When Democrats win, they get a misty tear in their eye as they are overcome with pride that the will of the people has prevailed, democracy has been saved, and their party now has a clear mandate.
Morons, all of them.
Private space companies do offer much cheaper launches due to their ability to realize cost efficiencies that we'd be fools to expect from government agencies, and we'll see how their safety and reliability track records compare in the long run.
This is the sort of thing that makes me REALLY nervous about the prospect of private manned space flight.
Because government spacecraft don't occasionally explode?
Because climatologists have never thought of looking at climate history
My post didn't claim otherwise.
It's as if you have no fucking idea what climatologists base their theories on, and yet have decided they are wrong.
Not once in my post did I claim that climatologists base their theories on anything other than historical data, or that those observations are wrong. I do assert that many predictive projections have not come to fruition, and that AGW critics use these instances to their rhetorical advantage. I also claim that the inaccuracy of projections has nothing to do with the motives or competence of the scientists involved, and everything to do with the fact that predictions about the future are inherently hit or miss.
The ignorance and arrogance in your poster is awe-inspiring
Your atrocious grammar is awe-inspiring.
Most criticism of the AGW consensus points to predictive graphs and narratives that turned out to be wrong in some way, making it easy to call into question the credibility of climate scientists in general. Indeed, climate science seems to have problems in this area- because predicting the future is REALLY HARD, and in fact next to impossible. Scrambling to explain why predictions turned out to be wrong after the fact does nothing but harm to the general public acceptance of climate science consensus.
Instead, they should stick to unimpeachable analysis of historical observations and measurements, which is a far stronger platform on which to present the AGW science to the general public. Statements about the future can usefully be kept general and unspecific.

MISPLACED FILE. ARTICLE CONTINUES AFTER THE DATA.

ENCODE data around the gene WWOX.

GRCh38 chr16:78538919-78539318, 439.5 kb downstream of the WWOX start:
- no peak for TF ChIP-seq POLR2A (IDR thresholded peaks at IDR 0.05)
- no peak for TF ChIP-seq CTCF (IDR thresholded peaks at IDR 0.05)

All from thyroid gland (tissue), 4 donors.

We currently have a Supreme Court justice who invoked Oliver Wendell Holmes in her confirmation hearings and recently lamented that the majority decision in Koontz v. St. Johns River Water Management District would lead to "heightened constitutional scrutiny" in other cases. Yes, the horror of constitutional scrutiny.
Not to mention President Obama who told a bunch of Ohio State graduates to pay no attention to people who warn about government tyranny- "You should reject these voices. Because what they suggest is that our brave and creative and unique experiment in self-rule is somehow just a sham with which we can’t be trusted." You got that? As long as we have democracy, then no problem. Trust us.
I don't know about you, but I don't want to "trust" that the State and/or political majorities will not violate my rights. Indeed, the NSA is bluntly demonstrating that they cannot be trusted. History has also plainly demonstrated that unrestrained State power leads to corruption at best and human atrocity at worst.
We need to understand the extreme importance of written, respected, and enforced limits on State power. Democracy alone is not enough to save us. Unfortunately those limits become inconvenient for those who seek to wield power in pursuit of their own preconceived social outcomes or personal benefit.
- A method should do one thing, and be named for exactly what it does or returns.
- If the method is unable to successfully perform the one thing it's supposed to do, it must throw an exception.
- Returning null is not an acceptable course for error situations within a method. Null values indicate non-existence of the return data the caller is seeking, not an error.
- It is the caller's responsibility to determine whether it can safely continue if a method cannot complete its task successfully. If not, it must throw the exception upward, as it then cannot complete its own task successfully. This includes the entire program itself.
- For methods that return a Collection, a null value should generally never be returned. The caller is seeking a Collection of something, so it's either empty or it's not.
Nothing profound here, but putting these together and articulating them has helped our staff to write better, more reliable code.